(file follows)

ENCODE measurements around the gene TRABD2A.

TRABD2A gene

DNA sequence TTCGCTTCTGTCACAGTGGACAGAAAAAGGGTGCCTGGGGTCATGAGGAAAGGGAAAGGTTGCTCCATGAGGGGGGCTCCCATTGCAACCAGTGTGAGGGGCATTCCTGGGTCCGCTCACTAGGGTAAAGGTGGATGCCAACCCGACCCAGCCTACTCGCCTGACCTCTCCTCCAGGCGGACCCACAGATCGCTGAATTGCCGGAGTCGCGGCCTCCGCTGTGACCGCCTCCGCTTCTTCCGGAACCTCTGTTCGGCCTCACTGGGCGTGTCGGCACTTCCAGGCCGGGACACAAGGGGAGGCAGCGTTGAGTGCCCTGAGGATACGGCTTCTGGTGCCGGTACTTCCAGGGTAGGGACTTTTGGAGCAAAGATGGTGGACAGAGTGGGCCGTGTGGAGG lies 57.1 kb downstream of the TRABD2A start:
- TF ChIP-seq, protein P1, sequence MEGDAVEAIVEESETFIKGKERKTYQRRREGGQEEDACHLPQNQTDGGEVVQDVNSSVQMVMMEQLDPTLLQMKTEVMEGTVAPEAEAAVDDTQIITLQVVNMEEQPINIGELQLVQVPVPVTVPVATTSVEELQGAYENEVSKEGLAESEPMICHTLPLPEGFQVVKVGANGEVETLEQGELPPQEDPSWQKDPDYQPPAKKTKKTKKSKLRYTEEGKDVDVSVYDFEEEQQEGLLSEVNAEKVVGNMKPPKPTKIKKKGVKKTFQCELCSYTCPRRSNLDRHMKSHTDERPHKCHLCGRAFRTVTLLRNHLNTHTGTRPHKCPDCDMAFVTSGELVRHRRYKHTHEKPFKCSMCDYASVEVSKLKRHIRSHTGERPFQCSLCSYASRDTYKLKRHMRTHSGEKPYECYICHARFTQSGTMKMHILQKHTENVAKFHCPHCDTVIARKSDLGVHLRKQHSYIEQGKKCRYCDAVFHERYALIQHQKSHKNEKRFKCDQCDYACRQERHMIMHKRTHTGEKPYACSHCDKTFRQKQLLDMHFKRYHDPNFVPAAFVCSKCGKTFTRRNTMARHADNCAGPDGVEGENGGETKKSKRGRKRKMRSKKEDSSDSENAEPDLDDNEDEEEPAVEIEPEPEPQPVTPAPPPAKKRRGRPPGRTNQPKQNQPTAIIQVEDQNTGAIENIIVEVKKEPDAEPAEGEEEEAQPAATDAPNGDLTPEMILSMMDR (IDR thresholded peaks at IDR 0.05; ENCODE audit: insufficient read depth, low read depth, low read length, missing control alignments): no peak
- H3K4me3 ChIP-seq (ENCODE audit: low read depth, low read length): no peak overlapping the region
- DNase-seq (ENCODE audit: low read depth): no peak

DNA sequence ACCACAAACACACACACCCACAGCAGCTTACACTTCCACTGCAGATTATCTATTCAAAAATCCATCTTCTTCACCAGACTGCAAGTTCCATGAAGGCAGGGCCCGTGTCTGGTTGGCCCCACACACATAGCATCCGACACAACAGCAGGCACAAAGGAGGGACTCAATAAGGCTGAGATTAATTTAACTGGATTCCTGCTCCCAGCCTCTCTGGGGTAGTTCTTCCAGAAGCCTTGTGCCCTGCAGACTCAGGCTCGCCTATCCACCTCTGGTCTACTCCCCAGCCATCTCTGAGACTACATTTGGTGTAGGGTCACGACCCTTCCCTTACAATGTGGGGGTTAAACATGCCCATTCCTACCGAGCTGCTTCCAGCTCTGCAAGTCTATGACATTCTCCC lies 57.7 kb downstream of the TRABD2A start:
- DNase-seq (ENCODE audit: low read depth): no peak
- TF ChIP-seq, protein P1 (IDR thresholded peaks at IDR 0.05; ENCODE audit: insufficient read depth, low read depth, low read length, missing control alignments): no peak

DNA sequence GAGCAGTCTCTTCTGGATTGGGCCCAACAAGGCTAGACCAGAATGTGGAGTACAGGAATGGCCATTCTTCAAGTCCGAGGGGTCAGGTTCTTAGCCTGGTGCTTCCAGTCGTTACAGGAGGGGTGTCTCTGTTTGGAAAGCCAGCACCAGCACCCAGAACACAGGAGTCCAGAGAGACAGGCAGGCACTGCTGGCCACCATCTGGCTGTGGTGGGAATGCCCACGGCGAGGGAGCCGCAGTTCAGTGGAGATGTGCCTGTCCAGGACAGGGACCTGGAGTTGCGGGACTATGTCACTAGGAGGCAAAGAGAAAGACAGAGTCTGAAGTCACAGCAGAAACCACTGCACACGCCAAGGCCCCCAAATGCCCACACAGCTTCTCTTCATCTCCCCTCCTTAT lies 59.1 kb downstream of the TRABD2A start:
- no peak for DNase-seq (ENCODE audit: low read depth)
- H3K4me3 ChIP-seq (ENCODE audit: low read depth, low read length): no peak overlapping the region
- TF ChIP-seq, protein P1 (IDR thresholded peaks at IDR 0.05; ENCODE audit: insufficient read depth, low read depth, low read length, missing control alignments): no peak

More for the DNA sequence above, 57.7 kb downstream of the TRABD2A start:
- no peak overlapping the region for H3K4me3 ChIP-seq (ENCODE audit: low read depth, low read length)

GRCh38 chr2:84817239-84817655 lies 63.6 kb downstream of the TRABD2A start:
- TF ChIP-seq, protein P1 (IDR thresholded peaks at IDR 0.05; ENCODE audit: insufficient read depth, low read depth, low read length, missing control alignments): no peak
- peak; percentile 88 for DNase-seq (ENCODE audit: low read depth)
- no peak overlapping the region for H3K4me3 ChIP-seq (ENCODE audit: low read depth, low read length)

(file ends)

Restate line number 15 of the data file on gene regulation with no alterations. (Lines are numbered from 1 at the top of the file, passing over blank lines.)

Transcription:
- no peak overlapping the region for H3K4me3 ChIP-seq (ENCODE audit: low read depth, low read length)